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- Subject: quietly....
- From: jra at baylink.com (Jay Ashworth)
- Date: Thu, 3 Feb 2011 00:14:55 -0500 (EST)
- In-reply-to: <[email protected]>
----- Original Message -----
> From: "Mark Andrews" <marka at isc.org>
> > You'll have to document "everyone has to work harder to provide me
> > services";
> > this is not my first rodeo, and TTBOMK, it's *transparent* to the
> > other end
> > of any connection out of my edge network that it's NATted at my end.
> > As for incoming connections, it's transparent to them as well -- and
> > which
> > ones are valid targets for such connections *is a policy decision of
> > mine*, not subject to external opinion.
> > Could you clarify, in some detail, precisely how you get to TotC,
> > Blake?
> You are going to want the your clients to work well with your NAT.
> Your vendor is going to have to spend money to do this. The cost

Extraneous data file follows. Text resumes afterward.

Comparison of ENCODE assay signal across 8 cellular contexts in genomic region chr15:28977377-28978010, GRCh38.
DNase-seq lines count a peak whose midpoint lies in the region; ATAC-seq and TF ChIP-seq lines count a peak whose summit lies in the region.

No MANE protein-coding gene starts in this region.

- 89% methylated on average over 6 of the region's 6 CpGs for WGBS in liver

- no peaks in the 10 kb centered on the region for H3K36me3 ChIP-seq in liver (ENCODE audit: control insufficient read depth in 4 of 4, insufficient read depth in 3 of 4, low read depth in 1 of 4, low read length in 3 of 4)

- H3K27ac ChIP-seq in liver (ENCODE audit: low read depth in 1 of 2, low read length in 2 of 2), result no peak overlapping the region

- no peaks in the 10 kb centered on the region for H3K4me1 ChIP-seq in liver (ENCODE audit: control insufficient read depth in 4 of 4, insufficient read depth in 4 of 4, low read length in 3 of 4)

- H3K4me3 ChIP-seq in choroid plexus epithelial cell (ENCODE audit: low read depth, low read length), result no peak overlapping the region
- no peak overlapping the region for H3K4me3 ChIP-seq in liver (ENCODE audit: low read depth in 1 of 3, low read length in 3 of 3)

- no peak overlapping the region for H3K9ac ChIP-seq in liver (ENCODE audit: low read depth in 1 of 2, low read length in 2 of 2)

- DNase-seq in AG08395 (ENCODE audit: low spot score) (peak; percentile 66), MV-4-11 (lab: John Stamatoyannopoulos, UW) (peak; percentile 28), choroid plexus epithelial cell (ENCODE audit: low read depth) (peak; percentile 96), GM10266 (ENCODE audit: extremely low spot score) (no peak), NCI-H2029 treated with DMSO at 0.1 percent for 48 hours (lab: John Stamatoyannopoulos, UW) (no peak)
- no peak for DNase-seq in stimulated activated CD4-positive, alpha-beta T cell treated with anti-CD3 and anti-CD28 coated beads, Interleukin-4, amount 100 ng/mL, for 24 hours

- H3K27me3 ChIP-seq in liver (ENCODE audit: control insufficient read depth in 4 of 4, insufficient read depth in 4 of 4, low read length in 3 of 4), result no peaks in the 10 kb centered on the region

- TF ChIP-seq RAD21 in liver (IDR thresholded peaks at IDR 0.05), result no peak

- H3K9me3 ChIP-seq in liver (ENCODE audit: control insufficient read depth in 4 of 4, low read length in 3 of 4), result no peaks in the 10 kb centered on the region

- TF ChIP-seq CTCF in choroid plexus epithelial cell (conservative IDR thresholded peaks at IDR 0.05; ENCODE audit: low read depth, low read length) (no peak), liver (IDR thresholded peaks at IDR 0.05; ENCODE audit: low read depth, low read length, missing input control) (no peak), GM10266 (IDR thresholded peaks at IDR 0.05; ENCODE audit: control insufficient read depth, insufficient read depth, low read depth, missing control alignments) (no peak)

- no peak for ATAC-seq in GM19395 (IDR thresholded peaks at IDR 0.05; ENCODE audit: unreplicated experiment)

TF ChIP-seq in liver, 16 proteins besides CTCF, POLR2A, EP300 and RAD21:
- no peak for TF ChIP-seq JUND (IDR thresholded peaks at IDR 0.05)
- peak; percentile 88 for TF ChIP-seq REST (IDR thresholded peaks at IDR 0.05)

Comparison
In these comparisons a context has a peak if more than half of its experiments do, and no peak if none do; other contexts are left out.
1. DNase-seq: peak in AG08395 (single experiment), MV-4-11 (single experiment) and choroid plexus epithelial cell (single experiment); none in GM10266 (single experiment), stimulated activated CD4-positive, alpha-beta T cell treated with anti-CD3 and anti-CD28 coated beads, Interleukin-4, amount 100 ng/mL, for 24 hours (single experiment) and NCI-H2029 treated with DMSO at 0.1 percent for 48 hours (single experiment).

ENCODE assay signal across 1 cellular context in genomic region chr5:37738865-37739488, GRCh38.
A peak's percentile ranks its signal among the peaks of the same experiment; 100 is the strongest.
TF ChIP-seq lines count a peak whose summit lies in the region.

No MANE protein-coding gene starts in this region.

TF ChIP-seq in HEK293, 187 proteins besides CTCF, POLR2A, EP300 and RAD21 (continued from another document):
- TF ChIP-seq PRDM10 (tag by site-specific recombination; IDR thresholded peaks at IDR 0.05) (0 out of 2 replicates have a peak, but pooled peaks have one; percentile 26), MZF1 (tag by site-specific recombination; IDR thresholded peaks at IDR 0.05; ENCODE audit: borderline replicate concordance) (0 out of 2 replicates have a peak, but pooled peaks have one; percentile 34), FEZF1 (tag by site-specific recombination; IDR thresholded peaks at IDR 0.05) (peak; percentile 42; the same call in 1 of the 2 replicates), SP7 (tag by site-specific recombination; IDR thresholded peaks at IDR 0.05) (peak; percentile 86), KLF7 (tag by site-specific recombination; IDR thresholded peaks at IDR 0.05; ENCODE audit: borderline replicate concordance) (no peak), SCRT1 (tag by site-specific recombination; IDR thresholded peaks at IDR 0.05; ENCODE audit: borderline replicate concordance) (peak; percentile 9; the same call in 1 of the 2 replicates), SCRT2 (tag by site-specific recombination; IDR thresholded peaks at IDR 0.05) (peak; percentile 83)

> of doing this will be passed onto everyone else that buys this
> client as a direct monetory cost and/or extra complexity in the
> product. The later also increases the cost in maintaining the
> product. It also stops the vendor developing other products as it
> takes additional resources to do this work.
So far as I can tell, Mark, the only place where this becomes an issue
is in the design of protocols which violate layer independence by baking
external transport layer address into fields in higher-layer frames;
this in inherently Broken As Designed, and isn't my fault, or problem.
I'll point out that such protocols will have to be fixed *anyway*, as
transitioning to IPv6 will break them as well.
If you merely meant "client operating systems", then I'm going back to
"transparent"; please itemize how NAT at the edge of my edge network
negatively affects the operations of a client OS, absent the specific
broken protocols mentioned above.
Next argument? :-)
 I originally wrote "lawyer independence"; that's funny, but too far
off-meaning to leave in. :-)